New Music: Navarro – 8:07AM En Nuevo Laredo (produced by Slot-A)

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Nuevo Laredo, Tamaulipas is one of main entries into the United States from Mexico. My parents were both brought to Nuevo Laredo at a very young age; they later met there, got married and had my sisters. My dad had previously made his way out to Chicago on his own to work and send money back, while my mother and my sisters stayed behind. He couldn’t do it; it wasn’t worth it if he didn’t have his family by his side. A couple years later he came back to the US, this time he brought his family. The plan was, he would wait on the other side of the border in a car with a couple of bags of clothes, while my mother and my 3 sisters walked across the bridge, my youngest sister was 1 years old at the time. My mother was to tell the immigration person that she needed to go buy milk for her daughter in Laredo, Texas, if they could please let her go and she would come right back. They did, and she didn’t. Instead they joined my dad and drove to Chicago; drove in search of a better life. The year was 1978.
I tell you that, to tell you this. Nuevo Laredo was their home. They left it behind, along with their families, in hopes of making a better life for their children. Years passed where they couldn’t visit, until finally they received their green cards and they were able to go back. This was when I went for the first time, and every year there after. This was home away from home. This is where I told people I was from when they asked me. Nuevo Laredo was beautiful to me in its humility and it brought sense of reality to what my parents went through. There was many extremely poor people, living in conditions I had never seen in Chicago. If we thought we had it bad, they had it worst. You live and you learn. As the years passed, things changed. We couldn’t walk around Nuevo Laredo like we used to. I won’t get into details, because honestly, it may not be the safest thing for me to do. Neither maybe was this song. But I had to at least shed a little light on what has happened to the city my parents called home.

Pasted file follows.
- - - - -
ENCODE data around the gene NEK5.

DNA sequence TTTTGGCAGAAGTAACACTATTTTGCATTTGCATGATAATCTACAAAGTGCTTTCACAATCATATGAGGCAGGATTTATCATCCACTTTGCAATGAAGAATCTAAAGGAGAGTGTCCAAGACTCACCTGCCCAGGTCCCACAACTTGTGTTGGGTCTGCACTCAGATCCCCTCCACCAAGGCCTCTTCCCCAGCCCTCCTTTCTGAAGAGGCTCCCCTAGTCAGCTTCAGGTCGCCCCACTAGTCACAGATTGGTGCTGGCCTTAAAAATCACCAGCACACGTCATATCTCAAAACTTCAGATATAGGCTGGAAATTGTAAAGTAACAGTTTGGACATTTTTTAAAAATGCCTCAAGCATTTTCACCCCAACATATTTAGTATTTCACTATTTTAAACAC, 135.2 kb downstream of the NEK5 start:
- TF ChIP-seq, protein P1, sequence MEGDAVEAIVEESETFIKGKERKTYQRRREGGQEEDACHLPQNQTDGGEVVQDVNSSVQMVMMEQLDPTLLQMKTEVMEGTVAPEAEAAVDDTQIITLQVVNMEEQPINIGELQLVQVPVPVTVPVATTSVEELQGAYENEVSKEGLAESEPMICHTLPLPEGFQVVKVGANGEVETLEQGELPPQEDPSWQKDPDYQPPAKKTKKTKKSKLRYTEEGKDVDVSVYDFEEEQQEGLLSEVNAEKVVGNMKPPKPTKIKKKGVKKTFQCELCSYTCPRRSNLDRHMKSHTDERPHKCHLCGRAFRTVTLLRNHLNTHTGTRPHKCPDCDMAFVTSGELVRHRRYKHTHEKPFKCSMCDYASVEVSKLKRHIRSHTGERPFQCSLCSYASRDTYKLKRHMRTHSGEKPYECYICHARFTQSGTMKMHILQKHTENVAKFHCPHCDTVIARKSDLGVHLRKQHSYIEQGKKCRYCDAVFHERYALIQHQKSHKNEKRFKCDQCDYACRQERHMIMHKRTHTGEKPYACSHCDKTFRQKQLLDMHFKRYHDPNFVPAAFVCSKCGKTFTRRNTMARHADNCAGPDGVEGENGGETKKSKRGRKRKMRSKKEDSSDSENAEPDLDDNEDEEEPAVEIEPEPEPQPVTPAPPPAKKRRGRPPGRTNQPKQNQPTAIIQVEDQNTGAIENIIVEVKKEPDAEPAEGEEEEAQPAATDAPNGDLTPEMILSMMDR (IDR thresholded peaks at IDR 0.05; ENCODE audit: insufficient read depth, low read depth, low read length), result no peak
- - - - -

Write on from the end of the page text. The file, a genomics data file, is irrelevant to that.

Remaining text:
It’s 8:07 AM En Nuevo Laredo.

New Music: NAVARRO – Maybe (produced by THEMpeople)

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Navarro, formerly known as Scheme*, releases new music produced by THEMpeople. Maybe, is a spoken word piece; an audio interpretation from a piece Navarro wrote and released a few weeks ago, which was shared by major Latino websites, as well as NBC Latino news analyst and more. He considered restructuring it into a “rap song format,” but this wasn’t that. This had to stay the way he wrote it; every word.

The painting for the artwork is by artist Chantala Kommanivanh (www.chantalism-art.com).

Written by NAVARRO and THEMpeople

Produced by THEMpeople

Twitter: @SchemeNavarro | @THEMpeoplemusic

Sites: NavarroMusic773.com | Soundcloud.com/THEMpeoplemusic

*The reason for the name change is due to the refocusing of music in both Spanish and English for Navarro. Scheme wasn’t the easiest name to translate into Spanish for new fans and editorials, so Navarro chose to use his last name as his artist alias starting now. This is his 1st release under Navarro. Same music, only difference is the message is now worldwide. Same rebel, new cause.